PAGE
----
When do we get to see traitors labeled as such? When do we get to see them executed? I am not holding my breath. We lost the stomach to execute traitors during Vietnam. Now we have lost the stomach to even label them. Or even mention the standards by which they are accused. Absolute shame.
Martin N. Tirrell
Lisbon, New Hampshire

Were you aware that hawala received a brief mention in the 9/11 report? See page 171 and its accompanying footnote on page 498, note #124. I find it a bit curious that the 9/11 commission would reference something that exposes a financial method unless it was already useless to the terrorists by the time that the report was published. I could be all wrong about the significance of this, but I thought you might like to check out what was said by the 9/11 commission and decide for yourself.
Carol Johnson

Re: Paul Beston’s Ozzie Guillen: He’s No Carlos Delgado:

What Paul Beston misses is this: Delgado can’t bring himself to honor the troops for doing their mission if he doesn’t agree with the mission. Liberal politicians can somehow claim to honor those same troops while denouncing the mission. If you ask me, Delgado has taken the high ground of intellectual honesty (whether he knows it or not), while the politicians are torturing logic and reason. He doesn’t ask to have it both ways, but the politicians do. Delgado might be rude, an arrogant ***, and not so bright, but by comparison, consistent and understandable.
Bruce Brownell
Jacksonville, Florida

Re: Christopher Holland’s letter (under “Bump the Rump Congress”) in Reader Mail’sYou Can Go Home Again:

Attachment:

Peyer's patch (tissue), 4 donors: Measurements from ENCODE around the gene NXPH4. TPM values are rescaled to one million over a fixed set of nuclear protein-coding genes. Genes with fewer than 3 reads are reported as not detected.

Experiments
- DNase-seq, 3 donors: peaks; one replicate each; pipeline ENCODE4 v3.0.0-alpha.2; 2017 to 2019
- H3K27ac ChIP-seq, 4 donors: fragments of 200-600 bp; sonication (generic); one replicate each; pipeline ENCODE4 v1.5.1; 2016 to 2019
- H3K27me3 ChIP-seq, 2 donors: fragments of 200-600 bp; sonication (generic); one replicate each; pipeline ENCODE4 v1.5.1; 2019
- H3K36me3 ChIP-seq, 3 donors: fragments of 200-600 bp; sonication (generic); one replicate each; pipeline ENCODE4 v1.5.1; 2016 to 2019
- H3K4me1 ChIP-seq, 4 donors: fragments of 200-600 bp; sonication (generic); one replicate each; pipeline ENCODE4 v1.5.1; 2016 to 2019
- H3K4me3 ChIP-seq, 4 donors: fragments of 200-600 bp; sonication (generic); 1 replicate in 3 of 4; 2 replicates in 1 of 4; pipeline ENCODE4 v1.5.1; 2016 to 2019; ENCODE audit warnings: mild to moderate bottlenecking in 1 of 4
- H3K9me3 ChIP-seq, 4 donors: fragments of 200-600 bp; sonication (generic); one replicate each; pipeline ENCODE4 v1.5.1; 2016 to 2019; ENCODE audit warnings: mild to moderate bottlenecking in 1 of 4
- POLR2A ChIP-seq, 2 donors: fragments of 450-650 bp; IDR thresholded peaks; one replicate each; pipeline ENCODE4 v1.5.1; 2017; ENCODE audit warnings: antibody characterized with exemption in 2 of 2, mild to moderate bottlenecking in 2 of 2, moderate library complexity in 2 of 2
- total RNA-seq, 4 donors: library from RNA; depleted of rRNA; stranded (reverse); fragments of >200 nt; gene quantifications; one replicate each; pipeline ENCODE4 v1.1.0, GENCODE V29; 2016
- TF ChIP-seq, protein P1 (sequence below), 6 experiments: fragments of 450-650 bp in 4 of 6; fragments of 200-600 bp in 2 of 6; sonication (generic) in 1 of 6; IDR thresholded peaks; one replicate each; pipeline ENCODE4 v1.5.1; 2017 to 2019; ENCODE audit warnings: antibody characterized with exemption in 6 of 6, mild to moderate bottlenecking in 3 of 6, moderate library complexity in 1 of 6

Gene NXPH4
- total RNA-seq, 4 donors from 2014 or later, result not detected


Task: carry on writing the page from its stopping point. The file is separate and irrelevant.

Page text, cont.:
It’s interesting that letter writer Christopher Holland, in his letter about Jed Babbin’s “In The Name Of God, Go,” today cited Churchill’s friend and cabinet minister “Leo” (actually, his full name was Leopold Amery).

For Leo Amery’s son was one John Amery, who in 1946 was hanged by the Brits for his collaboration, principally via propaganda broadcasts but also as a sort of founding father to the “British Free Corps,” with both the Nazis and Italian Fascists. John Amery’s well-known acts of treason — he was doing his broadcasts as early as spring 1942, when WWII’s European outcome remained very much in doubt — naturally embarrassed his father and caused much grief to the Churchill government for a time. Yet if Leo Amery had obeyed his own citation of Cromwell and had simply himself departed in 1940 before his odious son became a full-fledged traitor (but was in France playing a sort of involved dance with the Vichyites and their Nazi masters until they could figure out an advantageous way to utilize his fascistic politics), Churchill himself might well have even survived the 1945 election which turned his government out. The fallout from the matter was that severe. And thus the turn to satisfaction of Communism’s ever-more-ravenous demands began with the political fall of Churchill.

History in this case, at least in part, depended on the hapless actions of a true wastrel son of a cabinet minister, one whose actions also forever besmirched the entirely honorable career of his father.
Richard Szathmary
Clifton, New Jersey